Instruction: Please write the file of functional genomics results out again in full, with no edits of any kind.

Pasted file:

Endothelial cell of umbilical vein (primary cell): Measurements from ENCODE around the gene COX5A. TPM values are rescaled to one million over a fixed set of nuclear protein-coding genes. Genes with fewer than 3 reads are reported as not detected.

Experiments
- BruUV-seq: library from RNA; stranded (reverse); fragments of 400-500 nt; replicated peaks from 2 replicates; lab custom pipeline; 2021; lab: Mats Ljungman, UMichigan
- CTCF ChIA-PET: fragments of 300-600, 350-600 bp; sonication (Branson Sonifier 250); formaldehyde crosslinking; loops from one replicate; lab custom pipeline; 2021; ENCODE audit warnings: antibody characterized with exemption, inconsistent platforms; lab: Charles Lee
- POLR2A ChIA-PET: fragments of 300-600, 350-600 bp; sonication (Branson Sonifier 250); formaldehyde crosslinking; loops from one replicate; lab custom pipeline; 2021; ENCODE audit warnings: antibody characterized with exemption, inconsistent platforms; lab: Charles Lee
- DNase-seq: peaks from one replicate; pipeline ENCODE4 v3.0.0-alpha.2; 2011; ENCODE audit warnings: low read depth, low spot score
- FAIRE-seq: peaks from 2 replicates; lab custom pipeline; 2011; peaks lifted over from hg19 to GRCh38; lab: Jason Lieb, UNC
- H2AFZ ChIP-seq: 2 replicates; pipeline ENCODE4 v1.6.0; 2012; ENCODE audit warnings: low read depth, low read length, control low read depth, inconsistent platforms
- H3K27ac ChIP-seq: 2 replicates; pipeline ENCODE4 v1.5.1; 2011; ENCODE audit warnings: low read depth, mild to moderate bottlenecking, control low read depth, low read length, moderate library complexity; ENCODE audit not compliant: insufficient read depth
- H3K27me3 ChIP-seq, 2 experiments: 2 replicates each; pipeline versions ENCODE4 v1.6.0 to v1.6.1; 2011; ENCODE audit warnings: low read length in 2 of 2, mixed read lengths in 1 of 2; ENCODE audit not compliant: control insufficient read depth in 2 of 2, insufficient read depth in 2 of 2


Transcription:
Endothelial cell of umbilical vein (primary cell): Measurements from ENCODE around the gene COX5A. TPM values are rescaled to one million over a fixed set of nuclear protein-coding genes. Genes with fewer than 3 reads are reported as not detected.

Experiments
- BruUV-seq: library from RNA; stranded (reverse); fragments of 400-500 nt; replicated peaks from 2 replicates; lab custom pipeline; 2021; lab: Mats Ljungman, UMichigan
- CTCF ChIA-PET: fragments of 300-600, 350-600 bp; sonication (Branson Sonifier 250); formaldehyde crosslinking; loops from one replicate; lab custom pipeline; 2021; ENCODE audit warnings: antibody characterized with exemption, inconsistent platforms; lab: Charles Lee
- POLR2A ChIA-PET: fragments of 300-600, 350-600 bp; sonication (Branson Sonifier 250); formaldehyde crosslinking; loops from one replicate; lab custom pipeline; 2021; ENCODE audit warnings: antibody characterized with exemption, inconsistent platforms; lab: Charles Lee
- DNase-seq: peaks from one replicate; pipeline ENCODE4 v3.0.0-alpha.2; 2011; ENCODE audit warnings: low read depth, low spot score
- FAIRE-seq: peaks from 2 replicates; lab custom pipeline; 2011; peaks lifted over from hg19 to GRCh38; lab: Jason Lieb, UNC
- H2AFZ ChIP-seq: 2 replicates; pipeline ENCODE4 v1.6.0; 2012; ENCODE audit warnings: low read depth, low read length, control low read depth, inconsistent platforms
- H3K27ac ChIP-seq: 2 replicates; pipeline ENCODE4 v1.5.1; 2011; ENCODE audit warnings: low read depth, mild to moderate bottlenecking, control low read depth, low read length, moderate library complexity; ENCODE audit not compliant: insufficient read depth
- H3K27me3 ChIP-seq, 2 experiments: 2 replicates each; pipeline versions ENCODE4 v1.6.0 to v1.6.1; 2011; ENCODE audit warnings: low read length in 2 of 2, mixed read lengths in 1 of 2; ENCODE audit not compliant: control insufficient read depth in 2 of 2, insufficient read depth in 2 of 2